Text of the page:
Removal Methods For Temporary And Permanent Dental Crowns

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Dental crowns are a tooth-colored composite material that's placed entirely over a damaged tooth. The crown can protect the natural tooth from further decay due to cavity or gingivitis. If you suddenly lose part of a tooth due to trauma, a 24 hour dentist might place a temporary crown over the fragment until a permanent crown can be installed.

While dental crowns are common and often successful procedures, there are instances when crowns need to be replaced. Temporary crowns always have to come off for the permanent crown to take its place. But even permanent crowns need to be removed due to damage or loosening thanks to continued tooth decay.

Here's what to expect if you need to have a dental crown removed.

Temporary Crown Removal

Because temporary crowns are designed for removal, the process is relatively straightforward. Your dentist will use specialty crown removal pliers to shake the crown out of its loose bond to the natural tooth. The temporary crown is then pulled neatly away from the tooth using a straight motion to avoid bumping into neighboring teeth.

There is a slight potential for complications when removing a temporary crown. Neighboring teeth damage is the most common concern, but it's also possible for a careless dentist to scrape the gums with the pliers during removal. This can cause bleeding and possible infection if the tooth loss was caused by gingivitis.

Permanent Crown Removal

The removal of permanent crowns is trickier and carries more risk of complications, though the overall risk is still fairly low.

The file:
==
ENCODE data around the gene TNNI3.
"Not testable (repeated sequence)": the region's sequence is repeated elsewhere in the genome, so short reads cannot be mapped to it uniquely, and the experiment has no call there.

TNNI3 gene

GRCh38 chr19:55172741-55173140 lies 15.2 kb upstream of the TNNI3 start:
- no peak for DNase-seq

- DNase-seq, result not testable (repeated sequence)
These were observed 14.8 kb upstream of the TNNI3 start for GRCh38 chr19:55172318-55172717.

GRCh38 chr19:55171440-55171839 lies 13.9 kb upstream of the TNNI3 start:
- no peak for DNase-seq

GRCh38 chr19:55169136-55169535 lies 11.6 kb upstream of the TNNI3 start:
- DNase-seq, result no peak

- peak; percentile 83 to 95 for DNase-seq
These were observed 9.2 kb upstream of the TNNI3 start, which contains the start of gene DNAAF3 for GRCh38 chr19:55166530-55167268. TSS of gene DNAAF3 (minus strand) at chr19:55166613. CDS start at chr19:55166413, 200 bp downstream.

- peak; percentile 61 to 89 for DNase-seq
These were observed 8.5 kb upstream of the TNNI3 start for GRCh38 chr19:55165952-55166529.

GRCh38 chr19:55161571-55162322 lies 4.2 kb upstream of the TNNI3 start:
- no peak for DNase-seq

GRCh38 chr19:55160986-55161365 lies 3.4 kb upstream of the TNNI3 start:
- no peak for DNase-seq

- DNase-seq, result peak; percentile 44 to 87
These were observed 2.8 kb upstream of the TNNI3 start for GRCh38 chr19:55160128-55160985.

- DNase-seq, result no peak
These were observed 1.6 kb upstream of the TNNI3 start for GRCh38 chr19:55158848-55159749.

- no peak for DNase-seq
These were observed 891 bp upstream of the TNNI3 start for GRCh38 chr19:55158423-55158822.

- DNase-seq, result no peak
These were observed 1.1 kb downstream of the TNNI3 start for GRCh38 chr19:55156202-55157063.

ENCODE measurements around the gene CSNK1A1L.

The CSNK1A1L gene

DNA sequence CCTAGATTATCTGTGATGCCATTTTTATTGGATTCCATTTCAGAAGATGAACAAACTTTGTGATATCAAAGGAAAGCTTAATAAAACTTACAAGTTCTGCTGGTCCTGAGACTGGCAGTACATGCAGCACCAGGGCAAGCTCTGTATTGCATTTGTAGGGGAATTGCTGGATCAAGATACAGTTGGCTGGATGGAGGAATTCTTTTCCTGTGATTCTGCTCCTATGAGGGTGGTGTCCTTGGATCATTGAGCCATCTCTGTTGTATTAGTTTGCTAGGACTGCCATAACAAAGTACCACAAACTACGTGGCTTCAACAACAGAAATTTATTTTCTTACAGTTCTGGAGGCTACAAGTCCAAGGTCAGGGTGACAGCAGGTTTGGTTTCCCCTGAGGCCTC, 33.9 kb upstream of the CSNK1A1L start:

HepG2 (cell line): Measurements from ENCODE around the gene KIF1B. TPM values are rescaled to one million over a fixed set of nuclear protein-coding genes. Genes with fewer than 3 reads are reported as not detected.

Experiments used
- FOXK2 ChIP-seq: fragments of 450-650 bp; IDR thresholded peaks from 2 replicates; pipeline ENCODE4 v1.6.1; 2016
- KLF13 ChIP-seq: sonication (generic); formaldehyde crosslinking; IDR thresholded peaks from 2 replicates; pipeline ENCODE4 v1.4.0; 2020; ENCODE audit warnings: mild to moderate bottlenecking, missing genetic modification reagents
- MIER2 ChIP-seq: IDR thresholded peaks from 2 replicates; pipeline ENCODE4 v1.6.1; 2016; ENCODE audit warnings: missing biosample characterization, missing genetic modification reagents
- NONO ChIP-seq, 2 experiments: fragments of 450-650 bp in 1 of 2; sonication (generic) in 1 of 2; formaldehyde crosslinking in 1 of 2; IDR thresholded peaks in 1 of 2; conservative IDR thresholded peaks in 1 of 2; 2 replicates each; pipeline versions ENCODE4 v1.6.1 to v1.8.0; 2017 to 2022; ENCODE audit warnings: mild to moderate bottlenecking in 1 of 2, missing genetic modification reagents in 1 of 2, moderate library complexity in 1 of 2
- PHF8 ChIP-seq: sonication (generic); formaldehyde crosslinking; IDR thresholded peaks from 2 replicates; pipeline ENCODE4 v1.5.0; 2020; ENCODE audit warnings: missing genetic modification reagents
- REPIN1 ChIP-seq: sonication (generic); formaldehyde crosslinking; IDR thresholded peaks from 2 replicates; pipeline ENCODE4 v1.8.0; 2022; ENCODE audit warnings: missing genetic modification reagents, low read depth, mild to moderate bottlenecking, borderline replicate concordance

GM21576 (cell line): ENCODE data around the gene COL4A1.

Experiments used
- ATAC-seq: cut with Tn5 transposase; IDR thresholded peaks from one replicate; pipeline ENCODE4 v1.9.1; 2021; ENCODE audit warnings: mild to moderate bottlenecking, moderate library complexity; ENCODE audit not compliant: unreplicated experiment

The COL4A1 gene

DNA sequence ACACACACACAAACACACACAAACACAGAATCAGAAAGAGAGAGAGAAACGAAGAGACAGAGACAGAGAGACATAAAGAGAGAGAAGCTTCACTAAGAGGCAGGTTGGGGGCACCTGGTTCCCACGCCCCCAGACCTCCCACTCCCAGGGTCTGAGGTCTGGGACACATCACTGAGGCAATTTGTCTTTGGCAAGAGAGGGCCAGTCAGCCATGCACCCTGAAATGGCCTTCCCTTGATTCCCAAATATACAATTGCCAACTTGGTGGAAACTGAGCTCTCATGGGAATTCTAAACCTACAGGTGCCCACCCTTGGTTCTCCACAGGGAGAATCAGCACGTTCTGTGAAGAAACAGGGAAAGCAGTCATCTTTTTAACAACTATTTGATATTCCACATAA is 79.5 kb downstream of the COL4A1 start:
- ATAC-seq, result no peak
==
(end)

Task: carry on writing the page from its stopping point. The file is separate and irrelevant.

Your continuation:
Your dentist will likely use a sanding drill bit along the edges of the permanent crown where it connects to your natural teeth. Once this border becomes looser, the dentist uses a chisel to cut a seam down the center of the permanent crown. The pliers can then be used to pull the crown free of the natural tooth.

Why does this removal process carry greater risk than the temporary crown? Your dentist could accidentally pierce your gums with the sanding tool. The gums are also home to the jawbone and a lot of nerves. Grazing or cutting any of those anatomical structures could cause pain and further dental complications.

Ultimately, if you visit a dentist you trust due to past experiences or professional reputation, crown removal risks shouldn't be a concern. But before you have a permanent crown removed, you and the dentist should discuss your replacement options and how or why these methods will work better than the crown that was just removed.

For more information, contact an experienced dentist, like Milan Simanek DDS